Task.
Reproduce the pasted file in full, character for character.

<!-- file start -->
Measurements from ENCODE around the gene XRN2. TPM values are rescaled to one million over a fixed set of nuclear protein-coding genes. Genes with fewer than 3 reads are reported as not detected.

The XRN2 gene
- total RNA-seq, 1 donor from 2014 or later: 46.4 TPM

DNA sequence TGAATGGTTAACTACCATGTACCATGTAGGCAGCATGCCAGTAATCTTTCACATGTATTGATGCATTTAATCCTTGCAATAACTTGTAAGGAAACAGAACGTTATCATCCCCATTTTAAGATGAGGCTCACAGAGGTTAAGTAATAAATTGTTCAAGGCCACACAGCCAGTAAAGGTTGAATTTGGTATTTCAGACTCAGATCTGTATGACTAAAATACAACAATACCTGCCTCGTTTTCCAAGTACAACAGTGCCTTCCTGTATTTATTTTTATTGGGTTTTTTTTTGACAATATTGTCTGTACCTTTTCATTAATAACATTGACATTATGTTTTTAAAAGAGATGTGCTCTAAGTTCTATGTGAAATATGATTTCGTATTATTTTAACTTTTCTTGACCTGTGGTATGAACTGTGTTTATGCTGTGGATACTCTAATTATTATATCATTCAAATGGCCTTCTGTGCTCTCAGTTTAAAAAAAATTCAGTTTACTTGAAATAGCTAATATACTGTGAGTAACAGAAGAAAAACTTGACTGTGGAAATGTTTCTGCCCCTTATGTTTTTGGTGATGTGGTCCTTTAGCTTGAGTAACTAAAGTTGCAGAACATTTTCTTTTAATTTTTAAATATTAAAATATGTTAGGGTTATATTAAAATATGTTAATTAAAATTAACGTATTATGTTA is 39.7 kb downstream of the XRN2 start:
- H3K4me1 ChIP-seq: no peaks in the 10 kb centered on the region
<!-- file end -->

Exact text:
Measurements from ENCODE around the gene XRN2. TPM values are rescaled to one million over a fixed set of nuclear protein-coding genes. Genes with fewer than 3 reads are reported as not detected.

The XRN2 gene
- total RNA-seq, 1 donor from 2014 or later: 46.4 TPM

DNA sequence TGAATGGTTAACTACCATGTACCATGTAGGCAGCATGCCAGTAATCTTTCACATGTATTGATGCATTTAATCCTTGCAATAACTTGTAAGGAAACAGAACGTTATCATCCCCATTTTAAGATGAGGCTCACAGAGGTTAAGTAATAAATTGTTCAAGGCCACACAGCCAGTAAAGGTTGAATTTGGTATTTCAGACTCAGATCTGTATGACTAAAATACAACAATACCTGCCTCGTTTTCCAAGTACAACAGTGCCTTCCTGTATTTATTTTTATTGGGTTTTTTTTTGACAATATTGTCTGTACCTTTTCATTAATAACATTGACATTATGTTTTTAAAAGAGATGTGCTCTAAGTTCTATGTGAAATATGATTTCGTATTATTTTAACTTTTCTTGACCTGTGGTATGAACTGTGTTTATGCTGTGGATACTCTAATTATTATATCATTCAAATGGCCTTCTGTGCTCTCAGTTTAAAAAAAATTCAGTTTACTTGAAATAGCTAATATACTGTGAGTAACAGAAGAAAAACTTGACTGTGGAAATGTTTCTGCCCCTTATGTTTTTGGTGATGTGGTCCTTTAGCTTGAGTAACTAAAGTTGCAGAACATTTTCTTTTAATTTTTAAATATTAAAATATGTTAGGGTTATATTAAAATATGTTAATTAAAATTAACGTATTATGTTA is 39.7 kb downstream of the XRN2 start:
- H3K4me1 ChIP-seq: no peaks in the 10 kb centered on the region